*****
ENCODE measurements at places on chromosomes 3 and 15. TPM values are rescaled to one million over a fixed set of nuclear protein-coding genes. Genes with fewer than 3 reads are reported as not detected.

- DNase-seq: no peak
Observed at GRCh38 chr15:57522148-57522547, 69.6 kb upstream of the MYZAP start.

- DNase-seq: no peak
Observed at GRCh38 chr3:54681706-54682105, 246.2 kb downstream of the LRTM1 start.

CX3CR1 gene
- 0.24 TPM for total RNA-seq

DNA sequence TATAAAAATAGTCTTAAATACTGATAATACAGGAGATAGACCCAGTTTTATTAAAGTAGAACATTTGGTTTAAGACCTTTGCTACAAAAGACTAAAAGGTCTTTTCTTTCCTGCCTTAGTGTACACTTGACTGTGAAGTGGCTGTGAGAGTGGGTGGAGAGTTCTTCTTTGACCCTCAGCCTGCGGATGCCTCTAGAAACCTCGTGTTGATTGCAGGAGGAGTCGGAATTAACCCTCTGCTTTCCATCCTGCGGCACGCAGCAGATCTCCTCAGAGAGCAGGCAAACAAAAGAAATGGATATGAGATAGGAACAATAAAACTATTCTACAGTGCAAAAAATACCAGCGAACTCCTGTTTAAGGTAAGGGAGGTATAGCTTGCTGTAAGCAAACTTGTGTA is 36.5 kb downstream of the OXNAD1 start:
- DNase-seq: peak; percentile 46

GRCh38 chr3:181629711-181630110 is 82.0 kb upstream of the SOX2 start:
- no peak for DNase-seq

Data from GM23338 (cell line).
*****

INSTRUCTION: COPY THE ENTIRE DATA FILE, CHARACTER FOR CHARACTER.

ENCODE measurements at places on chromosomes 3 and 15. TPM values are rescaled to one million over a fixed set of nuclear protein-coding genes. Genes with fewer than 3 reads are reported as not detected.

- DNase-seq: no peak
Observed at GRCh38 chr15:57522148-57522547, 69.6 kb upstream of the MYZAP start.

- DNase-seq: no peak
Observed at GRCh38 chr3:54681706-54682105, 246.2 kb downstream of the LRTM1 start.

CX3CR1 gene
- 0.24 TPM for total RNA-seq

DNA sequence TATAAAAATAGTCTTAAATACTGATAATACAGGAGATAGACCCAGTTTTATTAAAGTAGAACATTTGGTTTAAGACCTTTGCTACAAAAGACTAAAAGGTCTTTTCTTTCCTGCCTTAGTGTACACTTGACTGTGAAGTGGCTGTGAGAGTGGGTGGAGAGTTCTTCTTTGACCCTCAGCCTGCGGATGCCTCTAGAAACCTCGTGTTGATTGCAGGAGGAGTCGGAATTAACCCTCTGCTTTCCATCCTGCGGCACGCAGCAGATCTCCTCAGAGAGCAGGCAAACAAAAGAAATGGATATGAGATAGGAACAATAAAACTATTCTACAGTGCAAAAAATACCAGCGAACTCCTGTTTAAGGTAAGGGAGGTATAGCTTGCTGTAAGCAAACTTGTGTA is 36.5 kb downstream of the OXNAD1 start:
- DNase-seq: peak; percentile 46

GRCh38 chr3:181629711-181630110 is 82.0 kb upstream of the SOX2 start:
- no peak for DNase-seq

Data from GM23338 (cell line).